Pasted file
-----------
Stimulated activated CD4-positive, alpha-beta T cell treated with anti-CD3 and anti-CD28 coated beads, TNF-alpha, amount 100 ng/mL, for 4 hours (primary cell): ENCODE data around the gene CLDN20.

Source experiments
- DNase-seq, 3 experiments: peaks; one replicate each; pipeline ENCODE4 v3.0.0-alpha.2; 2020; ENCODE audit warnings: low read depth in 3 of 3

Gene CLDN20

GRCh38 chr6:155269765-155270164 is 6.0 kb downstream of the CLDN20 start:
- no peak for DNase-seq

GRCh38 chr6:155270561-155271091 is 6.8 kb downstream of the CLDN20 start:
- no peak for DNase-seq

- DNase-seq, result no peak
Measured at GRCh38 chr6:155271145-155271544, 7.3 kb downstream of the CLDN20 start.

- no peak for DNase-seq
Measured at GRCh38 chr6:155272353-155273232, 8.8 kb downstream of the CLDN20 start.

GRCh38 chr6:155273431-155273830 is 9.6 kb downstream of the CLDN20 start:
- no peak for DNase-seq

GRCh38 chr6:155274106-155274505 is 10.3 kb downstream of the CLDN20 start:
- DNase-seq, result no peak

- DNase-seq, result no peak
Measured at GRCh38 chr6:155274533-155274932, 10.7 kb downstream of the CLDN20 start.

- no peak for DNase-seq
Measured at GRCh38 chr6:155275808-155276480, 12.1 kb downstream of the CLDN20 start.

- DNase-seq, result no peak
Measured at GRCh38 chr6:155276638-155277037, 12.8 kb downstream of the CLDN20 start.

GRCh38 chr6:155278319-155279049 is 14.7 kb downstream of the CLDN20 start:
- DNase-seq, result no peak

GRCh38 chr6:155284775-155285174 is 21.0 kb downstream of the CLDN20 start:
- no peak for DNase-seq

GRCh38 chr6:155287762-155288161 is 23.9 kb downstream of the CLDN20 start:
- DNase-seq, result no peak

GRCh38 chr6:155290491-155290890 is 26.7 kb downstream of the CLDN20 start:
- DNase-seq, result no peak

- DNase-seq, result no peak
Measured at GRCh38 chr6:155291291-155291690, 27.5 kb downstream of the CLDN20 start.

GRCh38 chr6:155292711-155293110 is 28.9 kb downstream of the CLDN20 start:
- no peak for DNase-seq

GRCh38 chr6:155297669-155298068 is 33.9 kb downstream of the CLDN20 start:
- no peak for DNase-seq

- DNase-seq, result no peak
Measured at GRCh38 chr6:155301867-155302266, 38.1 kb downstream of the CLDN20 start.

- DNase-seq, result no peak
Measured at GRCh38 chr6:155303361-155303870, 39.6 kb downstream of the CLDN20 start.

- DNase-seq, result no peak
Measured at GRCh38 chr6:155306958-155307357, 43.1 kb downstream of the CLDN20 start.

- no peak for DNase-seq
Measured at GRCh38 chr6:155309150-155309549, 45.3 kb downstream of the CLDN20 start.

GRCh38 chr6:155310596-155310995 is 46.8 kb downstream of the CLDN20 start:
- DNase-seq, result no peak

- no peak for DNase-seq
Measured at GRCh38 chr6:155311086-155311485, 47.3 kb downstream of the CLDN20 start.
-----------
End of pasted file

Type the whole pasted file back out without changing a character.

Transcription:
Stimulated activated CD4-positive, alpha-beta T cell treated with anti-CD3 and anti-CD28 coated beads, TNF-alpha, amount 100 ng/mL, for 4 hours (primary cell): ENCODE data around the gene CLDN20.

Source experiments
- DNase-seq, 3 experiments: peaks; one replicate each; pipeline ENCODE4 v3.0.0-alpha.2; 2020; ENCODE audit warnings: low read depth in 3 of 3

Gene CLDN20

GRCh38 chr6:155269765-155270164 is 6.0 kb downstream of the CLDN20 start:
- no peak for DNase-seq

GRCh38 chr6:155270561-155271091 is 6.8 kb downstream of the CLDN20 start:
- no peak for DNase-seq

- DNase-seq, result no peak
Measured at GRCh38 chr6:155271145-155271544, 7.3 kb downstream of the CLDN20 start.

- no peak for DNase-seq
Measured at GRCh38 chr6:155272353-155273232, 8.8 kb downstream of the CLDN20 start.

GRCh38 chr6:155273431-155273830 is 9.6 kb downstream of the CLDN20 start:
- no peak for DNase-seq

GRCh38 chr6:155274106-155274505 is 10.3 kb downstream of the CLDN20 start:
- DNase-seq, result no peak

- DNase-seq, result no peak
Measured at GRCh38 chr6:155274533-155274932, 10.7 kb downstream of the CLDN20 start.

- no peak for DNase-seq
Measured at GRCh38 chr6:155275808-155276480, 12.1 kb downstream of the CLDN20 start.

- DNase-seq, result no peak
Measured at GRCh38 chr6:155276638-155277037, 12.8 kb downstream of the CLDN20 start.

GRCh38 chr6:155278319-155279049 is 14.7 kb downstream of the CLDN20 start:
- DNase-seq, result no peak

GRCh38 chr6:155284775-155285174 is 21.0 kb downstream of the CLDN20 start:
- no peak for DNase-seq

GRCh38 chr6:155287762-155288161 is 23.9 kb downstream of the CLDN20 start:
- DNase-seq, result no peak

GRCh38 chr6:155290491-155290890 is 26.7 kb downstream of the CLDN20 start:
- DNase-seq, result no peak

- DNase-seq, result no peak
Measured at GRCh38 chr6:155291291-155291690, 27.5 kb downstream of the CLDN20 start.

GRCh38 chr6:155292711-155293110 is 28.9 kb downstream of the CLDN20 start:
- no peak for DNase-seq

GRCh38 chr6:155297669-155298068 is 33.9 kb downstream of the CLDN20 start:
- no peak for DNase-seq

- DNase-seq, result no peak
Measured at GRCh38 chr6:155301867-155302266, 38.1 kb downstream of the CLDN20 start.

- DNase-seq, result no peak
Measured at GRCh38 chr6:155303361-155303870, 39.6 kb downstream of the CLDN20 start.

- DNase-seq, result no peak
Measured at GRCh38 chr6:155306958-155307357, 43.1 kb downstream of the CLDN20 start.

- no peak for DNase-seq
Measured at GRCh38 chr6:155309150-155309549, 45.3 kb downstream of the CLDN20 start.

GRCh38 chr6:155310596-155310995 is 46.8 kb downstream of the CLDN20 start:
- DNase-seq, result no peak

- no peak for DNase-seq
Measured at GRCh38 chr6:155311086-155311485, 47.3 kb downstream of the CLDN20 start.